Cybersecurity Tips to Protect Your Business & Client Information
~ A CRS Webinar ~
I listened in on a terrific webinar the other day from CRS on cybersecurity, with tips on how to protect ourselves and our business, but also our clients’ information.
I thought I would share some of the best tips, learnings, and take-aways from Craig Grant, the Real Estate Tech Guru, a national speaker and trainer, and a certified CRS Instructor.
Just a small aside – our resident cybersecurity and identity theft expert, Robert Siciliano, shares lots of valuable information to help avoid identity theft, virtual and physical crime, and related issues on a regular basis. I highly recommend you follow him, and read his posts (and perhaps put some of his recommendations in place, too). Some of the stuff he talks about is kinda scary!
So here are some webinar highlights:
1. 30,000 consumers are victims of a digital crime every day. That’s pretty astounding.
2. Nothing can be done to keep out a hacker who wants in, but they typically are looking for the easiest way in. You and I are easier.
3. There are a million new viruses every day. The US is the biggest hacker target, by 10:1. Again, that’s pretty scary how much is out there and it’s always being changed – hence all the patches and upgrades (see item 6).
4. It’s essential to have anti-virus protection on all of your devices, including your smartphone. Grant says you can get a virus on anything, including Apple products, even though they may be less common.
5. The recommended products to protect you are Avast, AVG, and Malwarebytes. Grant recommended paying for the full suite of protection, not just the free anti-virus, to be maximally protected.
6. Many people - yep,I'm guilty - ignore the numerous patches and updates they get, or put off installing them. DON’T DO THIS.
Many are critical because of bug fixes and security updates to take care of new viruses. Plus not only should your operating system be updated, but your software and apps should, too.
7. Having strong passwords (with unique ones for each different site), and changing them regularly, is key. You can do this manually, or use a password manager (Grant noted that every password manager, including the highly recommended LastPass, has been hacked).
A recommended manual password strategy is a combination of 3 components:
(1) a base – a random combination of upper and low case letters, numbers, and symbols (not all websites allow symbols in passwords) – that can be the same for all sites, e.g., 2Sr1pMx! - you'll remember it after a while!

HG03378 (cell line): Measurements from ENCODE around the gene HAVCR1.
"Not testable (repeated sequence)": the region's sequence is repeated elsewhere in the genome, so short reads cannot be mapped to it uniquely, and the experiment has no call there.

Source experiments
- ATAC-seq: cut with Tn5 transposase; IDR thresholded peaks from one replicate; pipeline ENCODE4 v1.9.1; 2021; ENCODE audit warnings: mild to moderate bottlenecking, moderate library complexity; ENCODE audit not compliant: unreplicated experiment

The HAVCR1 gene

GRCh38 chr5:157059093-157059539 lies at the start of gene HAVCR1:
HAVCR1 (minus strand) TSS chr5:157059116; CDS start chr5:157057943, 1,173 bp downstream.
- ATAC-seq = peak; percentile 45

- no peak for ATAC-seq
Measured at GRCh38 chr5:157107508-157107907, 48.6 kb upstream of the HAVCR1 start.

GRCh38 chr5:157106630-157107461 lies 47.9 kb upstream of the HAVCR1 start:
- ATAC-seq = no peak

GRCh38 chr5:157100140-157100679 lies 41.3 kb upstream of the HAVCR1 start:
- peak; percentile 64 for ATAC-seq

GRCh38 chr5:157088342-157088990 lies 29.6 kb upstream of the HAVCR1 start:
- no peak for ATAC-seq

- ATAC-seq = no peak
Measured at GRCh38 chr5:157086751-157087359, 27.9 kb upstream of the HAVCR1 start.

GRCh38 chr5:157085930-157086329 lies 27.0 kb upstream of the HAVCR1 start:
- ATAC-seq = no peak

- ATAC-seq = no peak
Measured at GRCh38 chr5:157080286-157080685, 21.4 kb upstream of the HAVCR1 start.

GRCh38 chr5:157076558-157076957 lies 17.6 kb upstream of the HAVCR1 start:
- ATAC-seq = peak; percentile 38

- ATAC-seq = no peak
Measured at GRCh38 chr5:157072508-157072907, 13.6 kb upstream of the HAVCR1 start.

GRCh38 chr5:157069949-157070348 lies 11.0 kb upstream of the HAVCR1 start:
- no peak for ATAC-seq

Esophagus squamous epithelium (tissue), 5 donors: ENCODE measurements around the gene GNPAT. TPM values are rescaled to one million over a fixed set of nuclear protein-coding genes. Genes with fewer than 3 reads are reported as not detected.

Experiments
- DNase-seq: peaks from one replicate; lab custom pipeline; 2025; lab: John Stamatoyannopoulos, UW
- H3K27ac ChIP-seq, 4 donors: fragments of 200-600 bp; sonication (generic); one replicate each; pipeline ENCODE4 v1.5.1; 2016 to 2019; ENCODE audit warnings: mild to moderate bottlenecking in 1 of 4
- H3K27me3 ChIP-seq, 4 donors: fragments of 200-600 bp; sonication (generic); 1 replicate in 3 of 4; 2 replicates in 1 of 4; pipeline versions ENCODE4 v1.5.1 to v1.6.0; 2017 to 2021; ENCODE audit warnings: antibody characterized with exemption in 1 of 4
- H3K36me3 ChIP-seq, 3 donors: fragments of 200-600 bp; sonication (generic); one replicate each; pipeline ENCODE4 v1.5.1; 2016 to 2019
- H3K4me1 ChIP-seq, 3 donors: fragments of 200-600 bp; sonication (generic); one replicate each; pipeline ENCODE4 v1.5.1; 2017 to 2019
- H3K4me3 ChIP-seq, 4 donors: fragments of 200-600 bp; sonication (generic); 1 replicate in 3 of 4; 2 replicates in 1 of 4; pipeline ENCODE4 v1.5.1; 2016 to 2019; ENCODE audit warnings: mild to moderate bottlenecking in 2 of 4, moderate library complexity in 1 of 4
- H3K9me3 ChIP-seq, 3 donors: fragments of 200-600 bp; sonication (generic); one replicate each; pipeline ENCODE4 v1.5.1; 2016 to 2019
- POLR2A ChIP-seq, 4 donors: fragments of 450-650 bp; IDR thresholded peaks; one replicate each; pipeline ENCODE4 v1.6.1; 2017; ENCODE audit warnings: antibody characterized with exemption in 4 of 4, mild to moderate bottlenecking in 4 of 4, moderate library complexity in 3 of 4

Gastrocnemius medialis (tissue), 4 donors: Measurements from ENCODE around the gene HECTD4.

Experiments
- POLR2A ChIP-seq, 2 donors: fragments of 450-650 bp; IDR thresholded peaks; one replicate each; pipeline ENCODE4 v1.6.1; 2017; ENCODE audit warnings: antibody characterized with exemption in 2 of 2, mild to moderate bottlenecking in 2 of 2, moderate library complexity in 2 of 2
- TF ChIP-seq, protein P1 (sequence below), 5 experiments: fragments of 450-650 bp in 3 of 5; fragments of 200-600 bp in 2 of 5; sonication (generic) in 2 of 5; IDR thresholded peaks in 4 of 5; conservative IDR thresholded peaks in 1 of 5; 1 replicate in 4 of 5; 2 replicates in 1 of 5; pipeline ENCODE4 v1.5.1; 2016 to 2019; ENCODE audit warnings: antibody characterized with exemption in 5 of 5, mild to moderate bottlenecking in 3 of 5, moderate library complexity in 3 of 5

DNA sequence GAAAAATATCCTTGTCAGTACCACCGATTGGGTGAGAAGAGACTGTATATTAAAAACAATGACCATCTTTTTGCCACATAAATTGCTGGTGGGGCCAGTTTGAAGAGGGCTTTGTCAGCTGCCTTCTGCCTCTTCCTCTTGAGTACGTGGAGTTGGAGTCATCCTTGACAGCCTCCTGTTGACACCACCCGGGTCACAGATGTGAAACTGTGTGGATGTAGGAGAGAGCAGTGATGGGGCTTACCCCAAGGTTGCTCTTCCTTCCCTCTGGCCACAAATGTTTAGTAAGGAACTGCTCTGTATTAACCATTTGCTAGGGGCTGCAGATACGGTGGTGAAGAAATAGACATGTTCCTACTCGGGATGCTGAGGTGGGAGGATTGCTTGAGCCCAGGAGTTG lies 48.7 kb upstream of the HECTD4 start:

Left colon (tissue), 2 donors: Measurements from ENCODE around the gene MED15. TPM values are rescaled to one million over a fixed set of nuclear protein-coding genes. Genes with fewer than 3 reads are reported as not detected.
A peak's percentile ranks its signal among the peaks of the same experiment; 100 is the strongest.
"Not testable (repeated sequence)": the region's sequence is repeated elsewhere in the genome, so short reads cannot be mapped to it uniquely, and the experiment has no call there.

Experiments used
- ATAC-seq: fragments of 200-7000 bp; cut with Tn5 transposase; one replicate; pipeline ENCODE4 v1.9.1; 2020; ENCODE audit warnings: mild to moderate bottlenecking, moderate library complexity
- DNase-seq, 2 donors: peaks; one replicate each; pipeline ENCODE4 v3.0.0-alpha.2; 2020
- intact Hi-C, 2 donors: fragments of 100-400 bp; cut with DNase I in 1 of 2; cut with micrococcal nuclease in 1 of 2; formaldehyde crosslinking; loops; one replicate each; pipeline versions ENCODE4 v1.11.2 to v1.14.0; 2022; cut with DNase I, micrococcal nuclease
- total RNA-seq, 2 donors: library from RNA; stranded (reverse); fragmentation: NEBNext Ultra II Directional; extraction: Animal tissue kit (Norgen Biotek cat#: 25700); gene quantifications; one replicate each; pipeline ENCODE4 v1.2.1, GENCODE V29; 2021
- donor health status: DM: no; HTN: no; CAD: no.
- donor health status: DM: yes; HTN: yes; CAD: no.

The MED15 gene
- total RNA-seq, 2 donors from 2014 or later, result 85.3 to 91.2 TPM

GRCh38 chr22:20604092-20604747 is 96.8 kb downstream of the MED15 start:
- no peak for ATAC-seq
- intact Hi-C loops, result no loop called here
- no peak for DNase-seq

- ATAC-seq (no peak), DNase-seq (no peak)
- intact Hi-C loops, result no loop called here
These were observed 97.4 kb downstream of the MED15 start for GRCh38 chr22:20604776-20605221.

(2) a psychology component, i.e., what word makes you think of that site; and
(3) a time component, such as Q2 or Q119 (i.e., for Q1 2019) that you would change periodically.
So a Facebook password today could be 2Sr1pMx!zuckQ219.
8. Phishing, sending fraudulent emails and texts to try to get you to give up sensitive information, is increasing all the time. We all get this stuff, and probably recognize it. We need to slow down and pay close attention.
Check out the header – does it even make sense?! Look at spelling and grammar – that’s a huge giveaway, and pretty funny sometimes. Links are also commonly included (e.g., “update your account information here”), and of course one should never click on them.
9. Wire fraud is becoming more and more common in our industry. It’s important to educate our clients about what it is, how it works, and how to protect themselves. You can include a wire transfer disclosure in your email. California now has a specific Wire Transfer Disclosure that is part of our offer contract - does your state?
Escrow companies are commonly using encryption and other means to share wiring instructions, and buyers are strongly recommended to call and verify wiring instructions with someone at the company they know works there. And it’s important to make sure these vendors have cyber insurance. Cyber insurance policies are also available for individuals, too.
10. Social engineering tips – guard your online reputation carefully. Grant recommends you clean up your social media profiles on a regular basis, say quarterly, including auditing your friends list (are there some who should be removed or blocked?), privacy, and posting settings.
11. Tech etiquette – further protect your business and your reputation by watching those digital emotions, and being careful of what you say and how. Don’t be too hasty to hit that send/submit button.
And while he did not mention this specifically, I would add do not share confidential information on clients or transactions in your social media shares.
And agents should advise buyers and sellers about not sharing information about their transactions on their social media sites.
Grant and his colleague teach a full day CRS class on cybersecurity and I’m planning to take it when I can.
So how is YOUR cybersecurity and are you protecting your business, and your clinets' information?